How do you put sleeves on a shirt?

Putting sleeves on a shirt fold a few simple steps for a flat sleeve. 

When you closely read the sewing pattern, every sewing pattern has notches indicating front and back of the sleeve. Match the notches of sleeve to the bodice to easily add sleeves to a shirt. 

Follow the steps to put sleeves on a shirt:

  • Match the underarm seams. 
  • Pin the armhole and sleeve right sides together.
  • Sew to join the sleeve with the armhole.
  • Press to open the seam and press in the direction of the sleeve.

Generally, any shirt sleeve is casual with a loose fit. A flat sleeve can drop off the shoulder with no ease allowance. 

Simply follow the sewing instruction and if fabric that you are working with has hard time to identify the right and wrong side, use erasable pen to indicate the right side to avoid any mistakes. 

How do you sew sleeves up without puckering?

Puckering is hard to fix and can be challenging to avoid for any level sewer. Always thread the machine correctly and adjust the tension accordingly prior to sewing. 

Also, use hand-basting to sew the sleeve into the body piece without puckering. Then, use your fingers to make adjustments to get a smooth set-in sleeve.

Tips to avoid puckering on sleeves:

  • Use finer needles and know when to replace old sewing needle.
  • Sew with low tension.
  • Use lower shrinking and controlled elongation thread.
  • For tension pucker, adjust the timing of feed with a smaller thread.

There are many reason that you may see puckering along the sleeve and bodice. It does not look clean and professional. Use these tips to avoid puckering when you sew set-in and flat sleeves.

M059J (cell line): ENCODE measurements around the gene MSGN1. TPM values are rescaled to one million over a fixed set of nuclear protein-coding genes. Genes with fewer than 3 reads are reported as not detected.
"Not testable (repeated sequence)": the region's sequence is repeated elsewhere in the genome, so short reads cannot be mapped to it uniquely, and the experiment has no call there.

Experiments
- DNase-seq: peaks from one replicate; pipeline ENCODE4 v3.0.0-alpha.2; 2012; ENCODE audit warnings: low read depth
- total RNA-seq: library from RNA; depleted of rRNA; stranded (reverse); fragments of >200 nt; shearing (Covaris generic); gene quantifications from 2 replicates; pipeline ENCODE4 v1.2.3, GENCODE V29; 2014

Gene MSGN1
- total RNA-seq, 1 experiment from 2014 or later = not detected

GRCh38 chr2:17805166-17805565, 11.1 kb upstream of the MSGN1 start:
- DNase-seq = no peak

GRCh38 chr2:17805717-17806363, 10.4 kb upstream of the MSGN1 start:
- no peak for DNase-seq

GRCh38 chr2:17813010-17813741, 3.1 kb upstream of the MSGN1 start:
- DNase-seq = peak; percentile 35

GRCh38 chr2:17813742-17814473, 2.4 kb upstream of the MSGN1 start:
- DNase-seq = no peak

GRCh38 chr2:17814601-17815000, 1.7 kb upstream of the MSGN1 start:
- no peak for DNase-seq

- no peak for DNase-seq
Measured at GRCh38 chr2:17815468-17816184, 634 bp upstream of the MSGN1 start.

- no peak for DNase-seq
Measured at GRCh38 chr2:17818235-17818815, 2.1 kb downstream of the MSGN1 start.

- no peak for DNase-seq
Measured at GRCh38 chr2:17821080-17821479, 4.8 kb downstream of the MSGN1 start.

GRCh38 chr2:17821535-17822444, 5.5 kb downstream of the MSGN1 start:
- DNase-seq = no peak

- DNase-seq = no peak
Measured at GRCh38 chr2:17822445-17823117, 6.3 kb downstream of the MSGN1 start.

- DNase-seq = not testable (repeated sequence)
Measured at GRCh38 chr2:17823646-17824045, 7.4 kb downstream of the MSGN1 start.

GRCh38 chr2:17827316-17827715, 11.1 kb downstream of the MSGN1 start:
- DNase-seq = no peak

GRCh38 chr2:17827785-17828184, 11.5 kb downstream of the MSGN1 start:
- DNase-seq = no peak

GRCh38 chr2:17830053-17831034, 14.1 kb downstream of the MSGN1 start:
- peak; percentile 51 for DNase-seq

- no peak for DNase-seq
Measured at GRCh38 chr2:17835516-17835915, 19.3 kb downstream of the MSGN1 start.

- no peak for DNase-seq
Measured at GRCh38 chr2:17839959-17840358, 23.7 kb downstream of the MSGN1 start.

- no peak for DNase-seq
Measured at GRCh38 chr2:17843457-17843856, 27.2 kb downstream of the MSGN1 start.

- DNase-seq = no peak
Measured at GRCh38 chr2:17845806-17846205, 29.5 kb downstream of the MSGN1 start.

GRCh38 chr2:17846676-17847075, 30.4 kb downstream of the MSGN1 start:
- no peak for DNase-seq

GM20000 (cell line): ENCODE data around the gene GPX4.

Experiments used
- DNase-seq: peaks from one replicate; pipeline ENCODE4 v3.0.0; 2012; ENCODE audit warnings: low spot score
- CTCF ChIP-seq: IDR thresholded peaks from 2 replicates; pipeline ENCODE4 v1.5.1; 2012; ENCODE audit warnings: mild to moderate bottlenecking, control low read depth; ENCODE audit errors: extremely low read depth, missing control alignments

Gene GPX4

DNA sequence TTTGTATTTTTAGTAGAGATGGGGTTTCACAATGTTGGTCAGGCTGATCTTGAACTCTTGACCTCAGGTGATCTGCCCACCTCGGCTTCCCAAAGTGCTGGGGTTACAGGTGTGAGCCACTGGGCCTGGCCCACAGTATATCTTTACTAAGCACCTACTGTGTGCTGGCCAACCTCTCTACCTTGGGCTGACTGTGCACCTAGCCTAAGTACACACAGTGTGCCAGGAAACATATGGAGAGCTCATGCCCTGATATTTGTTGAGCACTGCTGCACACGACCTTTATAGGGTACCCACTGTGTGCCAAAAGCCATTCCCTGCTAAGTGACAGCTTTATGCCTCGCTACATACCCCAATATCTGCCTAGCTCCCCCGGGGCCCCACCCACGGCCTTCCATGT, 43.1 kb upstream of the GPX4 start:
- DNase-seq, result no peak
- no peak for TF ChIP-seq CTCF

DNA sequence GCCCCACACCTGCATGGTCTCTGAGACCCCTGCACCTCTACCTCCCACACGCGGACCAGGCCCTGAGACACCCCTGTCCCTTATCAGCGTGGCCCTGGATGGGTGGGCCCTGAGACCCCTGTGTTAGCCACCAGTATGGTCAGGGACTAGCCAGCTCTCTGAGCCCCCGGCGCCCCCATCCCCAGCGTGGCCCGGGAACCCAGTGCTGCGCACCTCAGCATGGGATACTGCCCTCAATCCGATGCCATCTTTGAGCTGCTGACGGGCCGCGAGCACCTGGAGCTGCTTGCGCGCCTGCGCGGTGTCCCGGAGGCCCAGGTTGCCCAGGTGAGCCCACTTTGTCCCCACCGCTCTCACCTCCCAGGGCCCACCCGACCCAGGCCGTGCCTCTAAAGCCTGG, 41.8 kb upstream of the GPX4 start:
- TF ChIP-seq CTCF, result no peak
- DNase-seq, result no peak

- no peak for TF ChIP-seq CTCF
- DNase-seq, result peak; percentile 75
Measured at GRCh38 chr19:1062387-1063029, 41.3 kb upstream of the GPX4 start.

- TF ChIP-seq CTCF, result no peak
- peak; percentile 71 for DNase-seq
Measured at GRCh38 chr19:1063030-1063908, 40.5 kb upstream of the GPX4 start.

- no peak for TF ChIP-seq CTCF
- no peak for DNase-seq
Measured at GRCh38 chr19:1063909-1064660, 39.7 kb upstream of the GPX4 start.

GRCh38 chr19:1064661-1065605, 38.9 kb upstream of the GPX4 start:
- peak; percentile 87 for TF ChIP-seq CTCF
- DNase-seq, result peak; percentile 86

How to sew sleeve hem?

Finishing a hem on sleeve is quite important. It helps to stop the fraying of the fabric and gives clean finish on the opening around the wrist. 

There are three ways to sew sleeve hem: turned-up hem, single fold hem with edge finish, or lettuce hem depend on the fabric characteristic.

Turned-Up Hem

  • Mark the hem with desired hem width. 
  • Turn up the hem and pin it to the fabric. For any lightweight fabric, use sewing pins to sew over easily on the sewing machine. 
  • Press the hem with steamed iron and apply pressing cloth if needed.
  • Turn the hem up again to match the turned width and remove the pins as you sew to make a double folded hem.
  • Hand sew or use invisible hemming stitch on the sewing machine or simply use straight stitch to intact the hem in place.

Single Fold Hem With Edge Finish

  • Use zigzag stitch to finish the raw edge and fold the hem to the desired width.
  • Use a catch stitch or blind hemming stitch to reduce bulkiness.
  • Consider a Serger machine to edge finish instead of zigzag stitch.

Lettuce Edge

  • Lettuce hem is widely used in knits or lingeries.
  • Turn up a small ⅜” hem and sew a overlock stitch or zigzag stitch only along the hemline.
  • When the hem is finished with zigzag stitch, it will look wavy and look like a lettuce leaf.
  • If you have a Serger, sewing lettuce hem will be so much faster and easily create quality overlock stitches
How to sew sleeves

Sewing Sleeves: Final Thoughts

In order to sew sleeves onto any garment, you need to understand the different method to sew depending on style and fabrication. In general, there are two methods to sew sleeves: set-in sleeve and flat technique.

When sewing sleeves flat, straight stitch and zigzag finish the shoulder seam first and leave the side seam open. Open up the bodice with the wrong side facing up and match the center for the sleeve with the shoulder sleeve and pin along the seam allowance. 

Remove the pins as you sew along the edges, and do the same on the other side of the sleeve. 

Turn the garment inside out and line up the edges of under sleeve and side seam. Pin and sew along the bottom edge of the sleeve and along the sides of the body. 

To sew set-in sleeve, turn the body piece inside out and right side out for sleeves. 

Pin the sleeve to the armhole opening by starting side seam and under seam of the sleeve to match. Pin and sew along the desired seam allowance. 

Repeat the process on the other side and finish the sleeve by hemming correctly. Use turned-up, single fold with edge finish, or lettuce hem method based on style and fabric you are working on. 

Sewing sleeves flat could be your best choice when the garment is not sewn yet and is still in pieces. When the body piece is already sewn, then set-in sleeves are the best method. 

There are a variety of ways to attach sleeves to a garment. Choose what works best for you and test the stitches on a scrap before actually working on the sleeve to prevent any unnecessary problems.